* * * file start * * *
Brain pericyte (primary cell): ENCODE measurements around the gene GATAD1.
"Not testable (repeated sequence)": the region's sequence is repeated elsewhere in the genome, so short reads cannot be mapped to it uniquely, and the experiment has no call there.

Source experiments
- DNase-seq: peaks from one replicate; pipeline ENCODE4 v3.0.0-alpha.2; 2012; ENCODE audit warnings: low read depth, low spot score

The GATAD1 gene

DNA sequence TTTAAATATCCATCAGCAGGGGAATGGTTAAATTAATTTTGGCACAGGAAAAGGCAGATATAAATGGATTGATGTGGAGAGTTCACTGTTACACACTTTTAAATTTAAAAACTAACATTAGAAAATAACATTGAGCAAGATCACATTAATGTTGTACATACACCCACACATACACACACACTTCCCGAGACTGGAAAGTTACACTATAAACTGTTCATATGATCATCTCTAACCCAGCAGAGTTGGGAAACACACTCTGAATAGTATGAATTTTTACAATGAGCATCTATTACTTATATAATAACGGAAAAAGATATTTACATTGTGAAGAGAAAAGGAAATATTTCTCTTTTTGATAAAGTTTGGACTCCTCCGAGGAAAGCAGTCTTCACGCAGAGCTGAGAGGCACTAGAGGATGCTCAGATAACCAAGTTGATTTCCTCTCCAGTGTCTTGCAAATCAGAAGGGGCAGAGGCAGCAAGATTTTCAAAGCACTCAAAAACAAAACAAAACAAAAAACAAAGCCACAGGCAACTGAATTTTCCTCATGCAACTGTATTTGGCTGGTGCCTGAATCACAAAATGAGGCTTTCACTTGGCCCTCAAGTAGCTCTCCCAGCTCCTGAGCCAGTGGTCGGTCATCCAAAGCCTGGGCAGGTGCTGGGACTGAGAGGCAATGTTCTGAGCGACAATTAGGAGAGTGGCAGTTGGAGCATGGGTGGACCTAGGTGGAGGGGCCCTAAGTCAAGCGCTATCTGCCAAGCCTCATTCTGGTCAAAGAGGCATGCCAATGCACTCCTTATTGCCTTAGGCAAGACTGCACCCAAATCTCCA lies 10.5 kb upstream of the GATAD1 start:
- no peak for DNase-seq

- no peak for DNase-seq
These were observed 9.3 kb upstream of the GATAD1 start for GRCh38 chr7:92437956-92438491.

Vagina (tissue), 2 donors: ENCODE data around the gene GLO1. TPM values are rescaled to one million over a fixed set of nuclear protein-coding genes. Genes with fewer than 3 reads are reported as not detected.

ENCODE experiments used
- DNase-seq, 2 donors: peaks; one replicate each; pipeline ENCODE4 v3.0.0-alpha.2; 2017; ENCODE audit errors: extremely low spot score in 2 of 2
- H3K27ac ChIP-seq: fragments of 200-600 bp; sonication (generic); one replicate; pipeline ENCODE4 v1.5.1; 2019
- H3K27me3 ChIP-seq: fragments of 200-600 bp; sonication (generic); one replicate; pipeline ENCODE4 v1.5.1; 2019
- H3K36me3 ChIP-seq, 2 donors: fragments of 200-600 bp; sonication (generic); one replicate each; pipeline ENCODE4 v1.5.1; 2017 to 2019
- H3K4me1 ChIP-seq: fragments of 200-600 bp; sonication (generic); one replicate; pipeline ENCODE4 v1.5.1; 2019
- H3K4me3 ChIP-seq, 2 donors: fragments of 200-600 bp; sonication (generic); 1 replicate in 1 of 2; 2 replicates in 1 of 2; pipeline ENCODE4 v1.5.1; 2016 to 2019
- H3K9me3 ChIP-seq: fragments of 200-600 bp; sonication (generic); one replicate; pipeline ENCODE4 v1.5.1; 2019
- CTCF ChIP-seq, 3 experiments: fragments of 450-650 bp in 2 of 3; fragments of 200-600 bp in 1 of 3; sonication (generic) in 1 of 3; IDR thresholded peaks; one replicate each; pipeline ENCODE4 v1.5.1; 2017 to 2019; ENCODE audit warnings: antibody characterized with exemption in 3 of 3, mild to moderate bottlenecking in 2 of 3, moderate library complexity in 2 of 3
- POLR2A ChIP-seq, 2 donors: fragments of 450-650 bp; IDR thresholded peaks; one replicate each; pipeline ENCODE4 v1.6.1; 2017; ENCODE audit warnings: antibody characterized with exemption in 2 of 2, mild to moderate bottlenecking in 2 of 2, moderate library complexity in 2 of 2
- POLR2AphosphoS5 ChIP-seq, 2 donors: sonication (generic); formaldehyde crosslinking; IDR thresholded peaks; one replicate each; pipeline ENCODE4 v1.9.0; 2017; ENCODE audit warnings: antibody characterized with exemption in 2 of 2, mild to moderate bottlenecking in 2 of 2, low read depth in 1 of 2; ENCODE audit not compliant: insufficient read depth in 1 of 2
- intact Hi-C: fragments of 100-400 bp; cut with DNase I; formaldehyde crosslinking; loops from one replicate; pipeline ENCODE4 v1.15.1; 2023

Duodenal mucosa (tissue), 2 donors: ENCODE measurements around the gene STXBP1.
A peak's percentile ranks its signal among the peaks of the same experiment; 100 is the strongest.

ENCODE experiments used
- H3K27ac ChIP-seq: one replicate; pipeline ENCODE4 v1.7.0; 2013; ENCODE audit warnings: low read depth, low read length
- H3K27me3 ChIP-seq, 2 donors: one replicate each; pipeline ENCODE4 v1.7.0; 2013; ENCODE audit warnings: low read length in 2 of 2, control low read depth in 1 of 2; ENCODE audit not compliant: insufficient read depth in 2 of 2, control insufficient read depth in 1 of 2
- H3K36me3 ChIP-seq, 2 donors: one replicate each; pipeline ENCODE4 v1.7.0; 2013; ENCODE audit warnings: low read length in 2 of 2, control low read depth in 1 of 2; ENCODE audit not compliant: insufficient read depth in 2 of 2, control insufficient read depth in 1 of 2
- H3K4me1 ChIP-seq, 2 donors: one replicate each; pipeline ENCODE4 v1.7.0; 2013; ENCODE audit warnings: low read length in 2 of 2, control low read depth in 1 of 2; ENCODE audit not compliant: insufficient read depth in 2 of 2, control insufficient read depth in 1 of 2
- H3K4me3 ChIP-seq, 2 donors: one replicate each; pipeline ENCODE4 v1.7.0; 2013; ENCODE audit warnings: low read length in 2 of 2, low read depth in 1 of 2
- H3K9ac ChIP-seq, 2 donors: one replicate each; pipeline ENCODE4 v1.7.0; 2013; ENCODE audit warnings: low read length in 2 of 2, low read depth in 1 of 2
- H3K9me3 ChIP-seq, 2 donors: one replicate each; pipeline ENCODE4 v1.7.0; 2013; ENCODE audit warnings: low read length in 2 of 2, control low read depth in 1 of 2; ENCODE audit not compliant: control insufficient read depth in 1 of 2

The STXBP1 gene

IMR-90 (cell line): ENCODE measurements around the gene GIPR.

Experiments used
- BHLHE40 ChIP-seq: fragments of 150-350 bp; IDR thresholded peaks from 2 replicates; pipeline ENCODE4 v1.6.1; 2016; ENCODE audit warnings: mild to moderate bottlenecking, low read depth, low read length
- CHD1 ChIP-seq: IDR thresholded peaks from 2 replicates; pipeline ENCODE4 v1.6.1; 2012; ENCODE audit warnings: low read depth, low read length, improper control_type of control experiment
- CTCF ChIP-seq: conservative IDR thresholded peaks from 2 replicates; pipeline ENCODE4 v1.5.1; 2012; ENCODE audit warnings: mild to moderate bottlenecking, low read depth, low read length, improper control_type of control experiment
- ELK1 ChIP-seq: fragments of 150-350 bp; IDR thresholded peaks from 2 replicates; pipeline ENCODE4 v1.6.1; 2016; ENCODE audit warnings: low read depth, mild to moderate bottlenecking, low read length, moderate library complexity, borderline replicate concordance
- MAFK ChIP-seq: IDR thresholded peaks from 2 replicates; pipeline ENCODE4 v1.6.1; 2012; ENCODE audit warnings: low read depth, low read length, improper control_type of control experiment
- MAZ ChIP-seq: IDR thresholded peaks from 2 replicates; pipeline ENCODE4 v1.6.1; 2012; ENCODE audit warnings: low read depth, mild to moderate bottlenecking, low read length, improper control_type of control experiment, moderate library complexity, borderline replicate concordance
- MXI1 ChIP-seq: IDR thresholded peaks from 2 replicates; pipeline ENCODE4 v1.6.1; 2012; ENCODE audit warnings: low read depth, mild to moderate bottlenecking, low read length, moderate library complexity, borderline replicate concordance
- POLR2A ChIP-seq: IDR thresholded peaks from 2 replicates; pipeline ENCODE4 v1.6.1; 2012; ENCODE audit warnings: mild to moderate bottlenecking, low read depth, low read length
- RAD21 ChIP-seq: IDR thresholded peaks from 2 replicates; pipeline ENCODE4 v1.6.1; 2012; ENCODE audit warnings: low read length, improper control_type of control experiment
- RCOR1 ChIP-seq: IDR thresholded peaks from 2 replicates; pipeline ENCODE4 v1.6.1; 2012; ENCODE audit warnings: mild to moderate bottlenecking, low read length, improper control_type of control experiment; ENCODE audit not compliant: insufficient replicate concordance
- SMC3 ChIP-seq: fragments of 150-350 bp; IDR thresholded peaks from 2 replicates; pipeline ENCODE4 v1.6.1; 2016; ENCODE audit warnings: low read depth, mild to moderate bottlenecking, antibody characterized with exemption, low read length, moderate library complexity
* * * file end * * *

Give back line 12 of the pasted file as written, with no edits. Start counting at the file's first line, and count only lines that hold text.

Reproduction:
- DNase-seq, 2 donors: peaks; one replicate each; pipeline ENCODE4 v3.0.0-alpha.2; 2017; ENCODE audit errors: extremely low spot score in 2 of 2